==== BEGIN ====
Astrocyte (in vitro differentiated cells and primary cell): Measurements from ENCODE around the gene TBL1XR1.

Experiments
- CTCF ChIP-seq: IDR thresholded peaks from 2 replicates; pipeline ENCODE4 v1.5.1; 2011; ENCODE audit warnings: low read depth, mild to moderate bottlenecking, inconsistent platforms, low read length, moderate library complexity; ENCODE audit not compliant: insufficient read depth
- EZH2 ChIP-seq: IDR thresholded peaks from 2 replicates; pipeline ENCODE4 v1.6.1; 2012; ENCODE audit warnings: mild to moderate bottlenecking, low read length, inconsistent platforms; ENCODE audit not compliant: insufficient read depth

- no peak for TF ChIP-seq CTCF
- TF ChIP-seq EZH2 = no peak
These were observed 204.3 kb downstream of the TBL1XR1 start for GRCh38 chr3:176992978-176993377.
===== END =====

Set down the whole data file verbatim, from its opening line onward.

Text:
Astrocyte (in vitro differentiated cells and primary cell): Measurements from ENCODE around the gene TBL1XR1.

Experiments
- CTCF ChIP-seq: IDR thresholded peaks from 2 replicates; pipeline ENCODE4 v1.5.1; 2011; ENCODE audit warnings: low read depth, mild to moderate bottlenecking, inconsistent platforms, low read length, moderate library complexity; ENCODE audit not compliant: insufficient read depth
- EZH2 ChIP-seq: IDR thresholded peaks from 2 replicates; pipeline ENCODE4 v1.6.1; 2012; ENCODE audit warnings: mild to moderate bottlenecking, low read length, inconsistent platforms; ENCODE audit not compliant: insufficient read depth

- no peak for TF ChIP-seq CTCF
- TF ChIP-seq EZH2 = no peak
These were observed 204.3 kb downstream of the TBL1XR1 start for GRCh38 chr3:176992978-176993377.